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Europe readies itself for future food crises

Interview with Philippe Binard, general secretary of Freshfel Europe
Philippe Binard, Freshfel Europe’s general delegate

 

Over 200 representatives of Europe’s food industry and the public sector gathered for the ESSA (European Sprouted Seeds Association) and Freshfel Europe’s Food Crisis Management Event this week to study previous crises and prepare to respond to future hypothetical scenarios through closer cooperation. 

Freshfel Europe’s general delegate, Philippe Binard, said, “The fresh produce sector strives for good practices in production and trade. However, this is reliant on a high level of cooperation with authorities and other actors.” 

Attendees discussed how previous food crises were handled in terms of food hygiene and food fraud issues, as well as the nefarious impact of misinformation and the need for greater transparency. 

“Transparency plays a big role in crisis management. It is based on a long-term confidence between public and private stakeholders. During the crisis and recovery period, good and consistent communication is essential. All stakeholders involved in a crisis should set up communication tools among each other as well as to the public. European and national authorities play a big role in informing the public, as well as in restoring consumers’ confidence,” said Binard.

Similarly, ESSA’s secretary general, Eglė Baecke, stressed that cooperation must be a “continuous process and applied in practice, such as through crisis simulation exercises.”

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ESSA and Freshfel Europe’s Food Crisis Management Event

PRESS RELEASE

ESSA & Freshfel Europe join forces to kick start multi-level food crisis management collaboration & dialogue to learn from past experiences & prepare for future scenarios

On 2 September 2020, over 200 industry and public sector stakeholders from across Europe and beyond gathered at ESSA and Freshfel Europe’s Food Crisis Management Event to analyse former as well as hypothetical food crisis situations, the lessons learnt from them, and best crisis response approaches. Business operators, crisis management experts, national authorities and European Commission officials discussed the reputational damage and health hazards that food crises have represented. Participants were then challenged to react to two future scenarios, one of which inspired by the on-going COVID-19 pandemic.

As a multi-level and multi-sectorial event, the Food Crisis Management Event showcased ESSA and Freshfel Europe’s commitment to facilitate structures and coordination within and between private companies, sectorial associations and institutions dedicated to food crisis management. The long-term vision of the organisers is to foster cooperation between stakeholders to better manage potential future crises in the agri-food sector, with a view to further developing effective crisis strategies, and raising awareness of crisis management good practices. The meeting reviewed, with the support experts, the management of former food crisis situations, namely food hygiene and food fraud cases. The meeting also dedicated discussions to hypothetical future crisis scenarios and how they should be managed by actors across the supply chain in conjunction with national authorities and the European Commission. Inspired by the on-going COVID-19 pandemic, the last panel discussion focused on the role of misinformation in the management of food crises.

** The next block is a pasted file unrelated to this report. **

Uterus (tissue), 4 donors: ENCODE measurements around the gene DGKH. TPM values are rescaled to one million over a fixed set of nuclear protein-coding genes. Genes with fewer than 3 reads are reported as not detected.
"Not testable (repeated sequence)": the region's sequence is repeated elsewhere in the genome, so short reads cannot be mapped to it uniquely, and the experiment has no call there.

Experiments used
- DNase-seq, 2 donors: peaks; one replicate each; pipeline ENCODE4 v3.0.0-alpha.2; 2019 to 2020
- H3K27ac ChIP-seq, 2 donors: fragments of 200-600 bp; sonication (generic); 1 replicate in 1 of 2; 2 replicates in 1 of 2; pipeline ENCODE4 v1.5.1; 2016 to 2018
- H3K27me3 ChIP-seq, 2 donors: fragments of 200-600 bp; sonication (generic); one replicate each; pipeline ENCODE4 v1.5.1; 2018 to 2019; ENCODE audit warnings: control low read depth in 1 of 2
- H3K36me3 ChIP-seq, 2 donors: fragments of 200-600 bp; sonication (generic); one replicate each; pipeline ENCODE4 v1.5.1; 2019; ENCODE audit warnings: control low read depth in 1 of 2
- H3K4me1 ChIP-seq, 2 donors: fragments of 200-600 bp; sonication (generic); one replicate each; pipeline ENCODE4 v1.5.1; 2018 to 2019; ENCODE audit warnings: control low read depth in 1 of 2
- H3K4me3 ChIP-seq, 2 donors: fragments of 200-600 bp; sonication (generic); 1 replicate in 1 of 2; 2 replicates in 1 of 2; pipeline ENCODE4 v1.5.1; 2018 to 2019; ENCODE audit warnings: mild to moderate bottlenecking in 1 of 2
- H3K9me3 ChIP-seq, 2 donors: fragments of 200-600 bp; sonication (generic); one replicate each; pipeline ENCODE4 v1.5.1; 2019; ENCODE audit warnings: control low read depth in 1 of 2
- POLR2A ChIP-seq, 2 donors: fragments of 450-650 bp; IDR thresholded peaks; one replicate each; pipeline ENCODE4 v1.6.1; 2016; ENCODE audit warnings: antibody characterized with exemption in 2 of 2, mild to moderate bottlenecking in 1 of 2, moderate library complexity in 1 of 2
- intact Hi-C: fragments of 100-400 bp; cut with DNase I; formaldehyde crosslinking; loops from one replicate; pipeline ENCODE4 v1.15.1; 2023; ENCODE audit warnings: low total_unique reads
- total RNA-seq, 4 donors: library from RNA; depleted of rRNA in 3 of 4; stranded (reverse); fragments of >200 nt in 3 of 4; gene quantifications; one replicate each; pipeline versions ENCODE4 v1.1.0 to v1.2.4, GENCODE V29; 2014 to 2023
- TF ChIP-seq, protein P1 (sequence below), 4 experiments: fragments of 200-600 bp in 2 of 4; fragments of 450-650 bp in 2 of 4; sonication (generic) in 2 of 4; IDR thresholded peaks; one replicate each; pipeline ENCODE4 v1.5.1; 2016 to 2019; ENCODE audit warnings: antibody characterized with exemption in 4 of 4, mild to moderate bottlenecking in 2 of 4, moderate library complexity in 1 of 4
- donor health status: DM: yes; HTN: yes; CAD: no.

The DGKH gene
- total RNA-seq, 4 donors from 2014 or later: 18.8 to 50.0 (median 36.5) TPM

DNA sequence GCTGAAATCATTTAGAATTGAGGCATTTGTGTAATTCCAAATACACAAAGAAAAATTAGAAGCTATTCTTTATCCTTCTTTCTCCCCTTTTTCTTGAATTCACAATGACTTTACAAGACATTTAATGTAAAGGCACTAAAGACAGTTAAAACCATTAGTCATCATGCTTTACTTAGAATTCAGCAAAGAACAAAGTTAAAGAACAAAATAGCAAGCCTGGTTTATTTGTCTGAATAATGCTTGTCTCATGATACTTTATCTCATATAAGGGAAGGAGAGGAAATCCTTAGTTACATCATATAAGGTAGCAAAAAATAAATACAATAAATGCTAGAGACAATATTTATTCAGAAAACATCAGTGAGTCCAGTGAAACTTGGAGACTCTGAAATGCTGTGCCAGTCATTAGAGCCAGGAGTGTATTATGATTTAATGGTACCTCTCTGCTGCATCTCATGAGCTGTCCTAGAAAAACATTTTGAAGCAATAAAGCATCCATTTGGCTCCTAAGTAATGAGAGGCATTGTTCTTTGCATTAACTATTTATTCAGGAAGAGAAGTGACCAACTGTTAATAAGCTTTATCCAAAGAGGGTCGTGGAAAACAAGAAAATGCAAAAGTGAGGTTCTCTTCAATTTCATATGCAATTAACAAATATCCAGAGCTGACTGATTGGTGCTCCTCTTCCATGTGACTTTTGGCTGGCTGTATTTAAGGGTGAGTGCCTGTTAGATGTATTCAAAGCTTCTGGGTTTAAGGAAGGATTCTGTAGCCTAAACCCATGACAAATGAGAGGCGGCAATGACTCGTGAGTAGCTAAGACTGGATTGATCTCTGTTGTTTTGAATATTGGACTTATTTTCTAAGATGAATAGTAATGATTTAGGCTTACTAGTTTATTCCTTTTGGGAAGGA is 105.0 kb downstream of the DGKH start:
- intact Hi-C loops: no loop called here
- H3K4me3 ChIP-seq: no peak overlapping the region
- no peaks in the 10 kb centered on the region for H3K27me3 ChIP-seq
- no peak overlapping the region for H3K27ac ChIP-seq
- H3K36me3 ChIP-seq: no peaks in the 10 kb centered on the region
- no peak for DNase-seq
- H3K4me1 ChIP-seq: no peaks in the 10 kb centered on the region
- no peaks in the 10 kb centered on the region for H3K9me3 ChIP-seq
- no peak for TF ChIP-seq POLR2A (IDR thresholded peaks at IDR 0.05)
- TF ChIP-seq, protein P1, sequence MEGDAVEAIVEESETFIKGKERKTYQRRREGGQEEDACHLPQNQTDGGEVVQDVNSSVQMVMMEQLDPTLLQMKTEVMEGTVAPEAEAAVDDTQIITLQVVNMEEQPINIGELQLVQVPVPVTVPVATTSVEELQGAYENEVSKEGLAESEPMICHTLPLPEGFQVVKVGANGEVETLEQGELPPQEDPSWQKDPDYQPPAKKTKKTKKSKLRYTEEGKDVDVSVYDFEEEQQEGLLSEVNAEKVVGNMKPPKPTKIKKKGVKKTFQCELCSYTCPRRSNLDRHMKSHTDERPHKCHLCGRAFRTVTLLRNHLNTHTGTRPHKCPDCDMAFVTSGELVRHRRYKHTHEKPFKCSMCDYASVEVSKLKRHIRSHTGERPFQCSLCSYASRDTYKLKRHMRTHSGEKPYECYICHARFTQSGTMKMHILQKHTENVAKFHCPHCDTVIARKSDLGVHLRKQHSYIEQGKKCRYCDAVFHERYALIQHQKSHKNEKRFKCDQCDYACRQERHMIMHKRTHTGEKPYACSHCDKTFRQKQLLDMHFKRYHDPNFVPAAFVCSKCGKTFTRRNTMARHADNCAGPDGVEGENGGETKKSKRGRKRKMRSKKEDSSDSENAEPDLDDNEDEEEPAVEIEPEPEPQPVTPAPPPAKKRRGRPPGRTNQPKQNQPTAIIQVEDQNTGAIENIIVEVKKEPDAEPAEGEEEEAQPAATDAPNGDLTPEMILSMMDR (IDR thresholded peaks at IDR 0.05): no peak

European Commission DG Santé Deputy Director-General Claire Bury opened the event and congratulated the initiative by underlying: “Managing food crises inevitably happens when dealing with food safety. The Commission is committed to working with stakeholders towards a better preparedness of all actors for the proper management of food crises”.
Eglė Baecke, ESSA Secretary General, affirmed that: “We hope that this event will encourage the private and public sectors to put a collaborative crisis management mechanism in place at national and European levels. Therefore, we invite private and public sectors to finds ways of cooperation. The importance of this has become evident based on the outcome of discussions during this event. The large number of participants at the event both from the industry as well as from national and European authorities across Europe demonstrates the high level of interest and importance of learning how to prevent crises and improve crisis management. The fresh produce industry hopes that this event serves to further reinforce good cooperation between business operators and authorities on crisis management. Cooperation must be a continuous process and applied in practice, e.g. through crisis simulation exercises.”

Following the event, Freshfel Europe General Delegate Philippe Binard remarked that, “The fresh produce sector strives for good practices in production and trade. However, this is reliant on a high level of cooperation with authorities and other actors. Collectively we need to foster effective modes of collaboration to better manage potential future food crises.”

Summing up the debate, Philippe Binard concluded: “There is no such thing as zero risk. Priority should therefore be to work collectively towards the prevention of crises and be prepared to act if a crisis occurs. Transparency plays a big role in crisis management. It is based on a long-term confidence between public and private stakeholders. During the crisis and recovery period, good and consistent communication is essential. All stakeholders involved in a crisis should set up communication tools among each other as well as to the public. European and National Authorities play a big role in informing the public as well as in restoring consumers’ confidence. Open collaboration is therefore a key element of successful crisis management and prevention.”